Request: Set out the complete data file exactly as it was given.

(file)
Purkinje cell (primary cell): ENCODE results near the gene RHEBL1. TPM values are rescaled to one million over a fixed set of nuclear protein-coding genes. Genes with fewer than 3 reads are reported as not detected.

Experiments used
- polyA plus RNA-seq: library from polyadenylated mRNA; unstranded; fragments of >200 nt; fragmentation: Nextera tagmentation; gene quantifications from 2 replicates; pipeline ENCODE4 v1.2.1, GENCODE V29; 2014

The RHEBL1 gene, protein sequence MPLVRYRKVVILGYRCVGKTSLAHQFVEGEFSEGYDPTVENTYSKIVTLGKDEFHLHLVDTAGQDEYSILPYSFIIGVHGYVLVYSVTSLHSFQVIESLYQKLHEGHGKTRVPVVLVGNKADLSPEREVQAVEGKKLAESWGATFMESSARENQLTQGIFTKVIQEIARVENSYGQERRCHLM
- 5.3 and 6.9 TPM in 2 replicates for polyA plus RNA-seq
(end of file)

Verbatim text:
Purkinje cell (primary cell): ENCODE results near the gene RHEBL1. TPM values are rescaled to one million over a fixed set of nuclear protein-coding genes. Genes with fewer than 3 reads are reported as not detected.

Experiments used
- polyA plus RNA-seq: library from polyadenylated mRNA; unstranded; fragments of >200 nt; fragmentation: Nextera tagmentation; gene quantifications from 2 replicates; pipeline ENCODE4 v1.2.1, GENCODE V29; 2014

The RHEBL1 gene, protein sequence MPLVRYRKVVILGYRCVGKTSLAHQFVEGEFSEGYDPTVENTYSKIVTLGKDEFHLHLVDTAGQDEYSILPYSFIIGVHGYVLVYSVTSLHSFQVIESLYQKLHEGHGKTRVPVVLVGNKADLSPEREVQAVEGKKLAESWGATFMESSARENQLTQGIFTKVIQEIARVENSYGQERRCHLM
- 5.3 and 6.9 TPM in 2 replicates for polyA plus RNA-seq